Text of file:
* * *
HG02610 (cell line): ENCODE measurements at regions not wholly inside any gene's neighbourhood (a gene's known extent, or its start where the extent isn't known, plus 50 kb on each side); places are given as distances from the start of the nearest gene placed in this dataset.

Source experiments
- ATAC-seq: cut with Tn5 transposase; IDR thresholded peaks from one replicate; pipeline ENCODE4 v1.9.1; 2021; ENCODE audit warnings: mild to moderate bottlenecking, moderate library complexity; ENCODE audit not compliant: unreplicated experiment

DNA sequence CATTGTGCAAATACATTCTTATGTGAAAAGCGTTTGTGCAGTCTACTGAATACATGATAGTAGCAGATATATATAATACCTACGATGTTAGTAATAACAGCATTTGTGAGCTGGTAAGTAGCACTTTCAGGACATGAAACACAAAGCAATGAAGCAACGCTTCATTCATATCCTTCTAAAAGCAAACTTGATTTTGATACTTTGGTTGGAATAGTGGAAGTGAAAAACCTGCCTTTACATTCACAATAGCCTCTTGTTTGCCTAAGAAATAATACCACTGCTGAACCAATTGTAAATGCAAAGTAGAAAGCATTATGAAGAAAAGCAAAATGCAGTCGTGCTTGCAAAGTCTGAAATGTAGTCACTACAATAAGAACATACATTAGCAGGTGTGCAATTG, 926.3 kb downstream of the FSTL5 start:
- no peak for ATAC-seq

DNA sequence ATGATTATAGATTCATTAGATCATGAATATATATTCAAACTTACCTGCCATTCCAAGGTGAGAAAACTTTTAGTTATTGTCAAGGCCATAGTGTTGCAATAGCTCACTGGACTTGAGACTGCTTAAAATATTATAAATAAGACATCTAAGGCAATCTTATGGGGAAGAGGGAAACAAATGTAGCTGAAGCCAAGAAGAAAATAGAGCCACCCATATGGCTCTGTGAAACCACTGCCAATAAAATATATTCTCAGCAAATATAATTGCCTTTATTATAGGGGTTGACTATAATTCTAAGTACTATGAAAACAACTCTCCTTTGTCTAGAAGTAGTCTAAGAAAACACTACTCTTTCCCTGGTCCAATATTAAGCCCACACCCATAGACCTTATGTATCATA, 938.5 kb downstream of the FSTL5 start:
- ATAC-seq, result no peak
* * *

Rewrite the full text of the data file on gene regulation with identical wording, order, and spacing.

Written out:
HG02610 (cell line): ENCODE measurements at regions not wholly inside any gene's neighbourhood (a gene's known extent, or its start where the extent isn't known, plus 50 kb on each side); places are given as distances from the start of the nearest gene placed in this dataset.

Source experiments
- ATAC-seq: cut with Tn5 transposase; IDR thresholded peaks from one replicate; pipeline ENCODE4 v1.9.1; 2021; ENCODE audit warnings: mild to moderate bottlenecking, moderate library complexity; ENCODE audit not compliant: unreplicated experiment

DNA sequence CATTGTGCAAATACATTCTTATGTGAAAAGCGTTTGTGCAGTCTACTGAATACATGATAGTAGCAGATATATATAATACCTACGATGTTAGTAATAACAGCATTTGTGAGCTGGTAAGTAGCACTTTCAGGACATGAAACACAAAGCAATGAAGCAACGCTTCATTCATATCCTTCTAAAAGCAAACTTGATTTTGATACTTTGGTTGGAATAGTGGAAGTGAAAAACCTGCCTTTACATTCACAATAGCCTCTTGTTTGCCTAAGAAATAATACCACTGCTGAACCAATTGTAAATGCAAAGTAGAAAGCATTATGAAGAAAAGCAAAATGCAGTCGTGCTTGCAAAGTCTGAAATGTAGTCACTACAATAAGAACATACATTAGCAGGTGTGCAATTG, 926.3 kb downstream of the FSTL5 start:
- no peak for ATAC-seq

DNA sequence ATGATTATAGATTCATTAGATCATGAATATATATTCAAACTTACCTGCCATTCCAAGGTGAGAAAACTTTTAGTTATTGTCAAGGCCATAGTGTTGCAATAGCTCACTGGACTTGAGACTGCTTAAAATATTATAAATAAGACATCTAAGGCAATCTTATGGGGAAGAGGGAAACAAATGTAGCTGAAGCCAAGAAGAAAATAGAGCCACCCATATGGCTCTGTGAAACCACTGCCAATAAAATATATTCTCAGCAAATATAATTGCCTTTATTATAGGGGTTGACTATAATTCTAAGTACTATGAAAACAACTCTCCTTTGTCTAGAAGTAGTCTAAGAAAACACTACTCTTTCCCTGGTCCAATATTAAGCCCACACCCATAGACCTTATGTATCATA, 938.5 kb downstream of the FSTL5 start:
- ATAC-seq, result no peak